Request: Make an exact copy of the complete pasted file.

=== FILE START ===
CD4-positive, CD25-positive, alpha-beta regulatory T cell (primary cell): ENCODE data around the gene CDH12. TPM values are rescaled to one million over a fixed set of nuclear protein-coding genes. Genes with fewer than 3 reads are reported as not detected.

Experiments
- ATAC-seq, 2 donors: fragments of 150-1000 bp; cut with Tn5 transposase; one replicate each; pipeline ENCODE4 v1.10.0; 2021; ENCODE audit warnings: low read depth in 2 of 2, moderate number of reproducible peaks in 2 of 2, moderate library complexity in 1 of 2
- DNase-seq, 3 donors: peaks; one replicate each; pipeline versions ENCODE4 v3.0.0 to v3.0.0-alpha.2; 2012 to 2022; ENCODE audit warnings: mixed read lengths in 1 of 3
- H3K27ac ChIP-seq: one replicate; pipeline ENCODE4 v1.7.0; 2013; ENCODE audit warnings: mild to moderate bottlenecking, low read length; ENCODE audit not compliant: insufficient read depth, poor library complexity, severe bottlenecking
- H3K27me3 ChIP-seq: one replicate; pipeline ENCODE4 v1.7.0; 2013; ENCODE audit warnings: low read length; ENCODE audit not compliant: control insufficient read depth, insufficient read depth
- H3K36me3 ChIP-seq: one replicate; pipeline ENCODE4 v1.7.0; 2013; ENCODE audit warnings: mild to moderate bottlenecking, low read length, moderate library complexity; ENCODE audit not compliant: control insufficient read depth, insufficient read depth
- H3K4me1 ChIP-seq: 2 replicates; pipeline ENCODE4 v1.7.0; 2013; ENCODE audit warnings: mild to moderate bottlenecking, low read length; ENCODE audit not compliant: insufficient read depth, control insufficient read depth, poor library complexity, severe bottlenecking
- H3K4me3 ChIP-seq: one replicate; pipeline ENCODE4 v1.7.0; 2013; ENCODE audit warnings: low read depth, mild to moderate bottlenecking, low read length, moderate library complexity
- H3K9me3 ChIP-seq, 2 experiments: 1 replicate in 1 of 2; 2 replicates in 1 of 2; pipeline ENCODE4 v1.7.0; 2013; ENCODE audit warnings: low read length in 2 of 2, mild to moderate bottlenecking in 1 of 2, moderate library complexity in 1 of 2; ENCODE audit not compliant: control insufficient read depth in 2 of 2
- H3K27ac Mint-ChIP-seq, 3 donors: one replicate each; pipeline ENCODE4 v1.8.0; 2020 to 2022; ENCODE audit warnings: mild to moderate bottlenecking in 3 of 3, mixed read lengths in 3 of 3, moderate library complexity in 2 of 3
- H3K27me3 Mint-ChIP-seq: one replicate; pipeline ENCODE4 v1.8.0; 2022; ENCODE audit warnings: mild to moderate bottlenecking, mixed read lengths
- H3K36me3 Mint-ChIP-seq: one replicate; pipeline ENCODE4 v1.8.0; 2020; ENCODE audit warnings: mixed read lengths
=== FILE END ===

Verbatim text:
CD4-positive, CD25-positive, alpha-beta regulatory T cell (primary cell): ENCODE data around the gene CDH12. TPM values are rescaled to one million over a fixed set of nuclear protein-coding genes. Genes with fewer than 3 reads are reported as not detected.

Experiments
- ATAC-seq, 2 donors: fragments of 150-1000 bp; cut with Tn5 transposase; one replicate each; pipeline ENCODE4 v1.10.0; 2021; ENCODE audit warnings: low read depth in 2 of 2, moderate number of reproducible peaks in 2 of 2, moderate library complexity in 1 of 2
- DNase-seq, 3 donors: peaks; one replicate each; pipeline versions ENCODE4 v3.0.0 to v3.0.0-alpha.2; 2012 to 2022; ENCODE audit warnings: mixed read lengths in 1 of 3
- H3K27ac ChIP-seq: one replicate; pipeline ENCODE4 v1.7.0; 2013; ENCODE audit warnings: mild to moderate bottlenecking, low read length; ENCODE audit not compliant: insufficient read depth, poor library complexity, severe bottlenecking
- H3K27me3 ChIP-seq: one replicate; pipeline ENCODE4 v1.7.0; 2013; ENCODE audit warnings: low read length; ENCODE audit not compliant: control insufficient read depth, insufficient read depth
- H3K36me3 ChIP-seq: one replicate; pipeline ENCODE4 v1.7.0; 2013; ENCODE audit warnings: mild to moderate bottlenecking, low read length, moderate library complexity; ENCODE audit not compliant: control insufficient read depth, insufficient read depth
- H3K4me1 ChIP-seq: 2 replicates; pipeline ENCODE4 v1.7.0; 2013; ENCODE audit warnings: mild to moderate bottlenecking, low read length; ENCODE audit not compliant: insufficient read depth, control insufficient read depth, poor library complexity, severe bottlenecking
- H3K4me3 ChIP-seq: one replicate; pipeline ENCODE4 v1.7.0; 2013; ENCODE audit warnings: low read depth, mild to moderate bottlenecking, low read length, moderate library complexity
- H3K9me3 ChIP-seq, 2 experiments: 1 replicate in 1 of 2; 2 replicates in 1 of 2; pipeline ENCODE4 v1.7.0; 2013; ENCODE audit warnings: low read length in 2 of 2, mild to moderate bottlenecking in 1 of 2, moderate library complexity in 1 of 2; ENCODE audit not compliant: control insufficient read depth in 2 of 2
- H3K27ac Mint-ChIP-seq, 3 donors: one replicate each; pipeline ENCODE4 v1.8.0; 2020 to 2022; ENCODE audit warnings: mild to moderate bottlenecking in 3 of 3, mixed read lengths in 3 of 3, moderate library complexity in 2 of 3
- H3K27me3 Mint-ChIP-seq: one replicate; pipeline ENCODE4 v1.8.0; 2022; ENCODE audit warnings: mild to moderate bottlenecking, mixed read lengths
- H3K36me3 Mint-ChIP-seq: one replicate; pipeline ENCODE4 v1.8.0; 2020; ENCODE audit warnings: mixed read lengths